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On expanding Medicaid in Idaho

March 19, 2019
Armstrong

“The Voice of the People has Spoken.”

And I used to be a really nice person. My mother would be so disappointed in how I’ve turned out. I’m crotchety, bad-tempered, and generally obnoxious.

I blame it on the Legislature. It can be a torrid dervish of conflicting emotions. Let me give you an example. Before I do, I want to remind you that “The Voice of the People has Spoken.” Medicaid expansion, an issue that seems to be on everyone’s minds, is one of the perpetrators.

First, and foremost, it became the law of the land when passed on November 6, 2018. The anxious debate is now on what form it will take going forward. The Legislature could still vote to abolish it but that won’t happen. “The Voice of the People has Spoken.” As of today there are not enough votes to get rid of it and there are not enough votes to pass it without any restrictions. A compromise of some sort needs to happen. A meeting in the middle. Right now, it is inciting consternation because no one wants to move their position.

I’m on record, with the majority caucus and the House, that I will be voting for it, with or without restrictions. It needs to get endorsed and funded; after all, “The Voice of the People has Spoken.” I will also do everything in my power to see that it is successful and beneficial.

It all reminds me of when I was younger and working on my Uncle Cecil’s farm. One of the many things he did was to raise pigs. Periodically one of his sows gave birth to a large litter. When they got to be about 30 to 40 pounds it was time to castrate the males.

My job was to catch the appropriate critter, flip it on its back, kneel over it as I faced rearward, and put a small amount of pressure on his chest with my rear. Then I would grab a rear leg with each hand and hold on tight. If my hand slipped off at any time during the operation my uncle would get pummeled, and strangely, that didn’t make him happy. After I had a good grip, Cecil opened his trusty pocket knife and began the operation.

Now the difficulty was not this wrestling portion but the unsettling, maniacal screaming from the pig. It was always amazing to witness how loud and long they could screech. After Cecil was finished he had a blue, round, cardboard container of Morton salt which he poured liberally into the wound to help it avoid infection. At that point, the decibels increased exponentially. (I still can’t hear that figure of speech — pouring salt into a wound — without hearing that gut wrenching squealing.)

“The Voice of the People has Spoken,” and because of that we will expand Medicaid to a much larger population. But with that passage comes an ominous warning. When initiated in Montana, whose has very similar demographics as Idaho, they estimated the cost to be $450 million, the same number we came up with for Idaho. After the first year it was $800 million.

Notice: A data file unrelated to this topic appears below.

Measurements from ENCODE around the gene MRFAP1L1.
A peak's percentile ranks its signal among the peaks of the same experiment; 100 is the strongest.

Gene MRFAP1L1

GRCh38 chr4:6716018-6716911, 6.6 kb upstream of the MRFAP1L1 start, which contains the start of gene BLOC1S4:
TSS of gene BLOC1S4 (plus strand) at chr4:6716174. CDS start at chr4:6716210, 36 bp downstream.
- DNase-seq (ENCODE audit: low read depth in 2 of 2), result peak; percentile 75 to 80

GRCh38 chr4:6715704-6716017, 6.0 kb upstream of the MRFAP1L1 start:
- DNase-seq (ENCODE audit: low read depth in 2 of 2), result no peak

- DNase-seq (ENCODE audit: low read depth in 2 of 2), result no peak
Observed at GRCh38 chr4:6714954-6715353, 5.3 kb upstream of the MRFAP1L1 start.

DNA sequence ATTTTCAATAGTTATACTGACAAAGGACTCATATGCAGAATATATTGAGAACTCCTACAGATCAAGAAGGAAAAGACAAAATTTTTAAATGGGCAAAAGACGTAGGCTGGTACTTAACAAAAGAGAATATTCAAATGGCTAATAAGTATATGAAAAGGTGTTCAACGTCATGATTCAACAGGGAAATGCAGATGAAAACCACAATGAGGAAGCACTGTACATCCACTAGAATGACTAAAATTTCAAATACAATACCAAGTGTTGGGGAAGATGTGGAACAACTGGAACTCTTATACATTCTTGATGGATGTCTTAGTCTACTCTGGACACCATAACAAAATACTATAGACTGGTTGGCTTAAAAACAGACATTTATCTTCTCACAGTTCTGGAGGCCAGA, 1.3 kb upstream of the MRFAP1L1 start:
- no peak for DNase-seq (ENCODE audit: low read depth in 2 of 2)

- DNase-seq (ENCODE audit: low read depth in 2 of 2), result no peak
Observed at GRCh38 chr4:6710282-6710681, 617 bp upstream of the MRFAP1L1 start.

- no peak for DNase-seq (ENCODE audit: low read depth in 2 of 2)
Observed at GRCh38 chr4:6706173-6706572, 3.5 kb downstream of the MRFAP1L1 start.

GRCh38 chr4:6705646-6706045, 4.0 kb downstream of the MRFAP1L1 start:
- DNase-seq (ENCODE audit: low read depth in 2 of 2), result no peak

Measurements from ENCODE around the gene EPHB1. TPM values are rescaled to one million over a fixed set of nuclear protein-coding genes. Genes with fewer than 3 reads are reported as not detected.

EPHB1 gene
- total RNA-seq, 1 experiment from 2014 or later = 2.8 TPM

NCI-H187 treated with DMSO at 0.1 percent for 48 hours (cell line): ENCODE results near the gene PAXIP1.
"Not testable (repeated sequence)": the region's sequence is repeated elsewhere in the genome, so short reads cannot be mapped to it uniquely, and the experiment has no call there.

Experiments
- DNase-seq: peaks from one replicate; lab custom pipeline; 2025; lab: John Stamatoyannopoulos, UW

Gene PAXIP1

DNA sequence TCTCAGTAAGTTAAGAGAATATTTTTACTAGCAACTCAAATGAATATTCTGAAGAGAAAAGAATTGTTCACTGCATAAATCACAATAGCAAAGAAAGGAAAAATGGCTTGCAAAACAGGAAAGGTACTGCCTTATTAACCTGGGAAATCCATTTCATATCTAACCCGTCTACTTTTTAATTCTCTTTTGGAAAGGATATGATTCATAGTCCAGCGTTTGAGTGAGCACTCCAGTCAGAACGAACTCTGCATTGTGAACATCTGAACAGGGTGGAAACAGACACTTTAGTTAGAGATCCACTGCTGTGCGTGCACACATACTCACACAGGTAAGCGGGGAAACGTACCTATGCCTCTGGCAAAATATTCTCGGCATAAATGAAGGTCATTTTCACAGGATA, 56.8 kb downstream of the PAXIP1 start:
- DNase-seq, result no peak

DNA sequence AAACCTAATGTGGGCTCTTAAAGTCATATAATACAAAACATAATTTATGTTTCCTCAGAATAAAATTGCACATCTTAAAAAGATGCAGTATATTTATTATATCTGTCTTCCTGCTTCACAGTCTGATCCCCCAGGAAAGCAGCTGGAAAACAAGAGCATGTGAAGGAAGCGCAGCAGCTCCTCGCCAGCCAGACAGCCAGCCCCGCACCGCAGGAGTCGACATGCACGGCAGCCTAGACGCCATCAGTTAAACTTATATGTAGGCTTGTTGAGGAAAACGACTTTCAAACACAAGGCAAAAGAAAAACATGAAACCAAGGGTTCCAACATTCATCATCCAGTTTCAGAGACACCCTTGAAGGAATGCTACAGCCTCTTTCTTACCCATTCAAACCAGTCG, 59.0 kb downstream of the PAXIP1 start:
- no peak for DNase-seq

In 1990 Idaho spent $533 million for Medicaid, or 17.3% of our total spending. On Monday the Senate approved a budget for Medicaid of $2.83 Billion, or 29.4% of total spending. (Not including a $53 million supplemental spending bill yet to be approved for this year) Has our state’s population increased by that same percentage? This spending is on an unsustainable trajectory.

The saddest part of this tale is told in the literally thousands of emails, cards, letters and phone calls that I’ve received regarding Medicaid expansion. They are angry, demanding and threatening. Stupefyingly and tragically not one, not one single one, has expressed the tiniest bit of gratitude for the fact that someone else will be paying for every penny of their health care. It’s a massive sense of entitlement. My mother taught me that when someone gave me something that was theirs, even an insignificant stick of gum, that I was to say thank you. Don’t thank me, but thank someone, thank anyone.

Early on in my life I had people want to borrow money from me. Every time the strangest thing happened. The moment they got the money it was theirs and I was a degenerate human if I tried to get it back. Never “thanks for helping me out.” It was their money now and insulting for them to even have to deal with me. Always an immediate sense of entitlement. I finally learned my lesson.

So I admire the state for wanting to help. The citizens are truly a compassionate and loving group. But where does it end? The rapidly increasing budgets are not in the beleaguered taxpayers favor. But, “The Voice of the People has Spoken.” There will certainly be requests for more. That piercing, penetrating squeal you hear in the background, is not my Uncle’s pig.

This column was submitted by state Rep. Randy Armstrong, R-Inkom.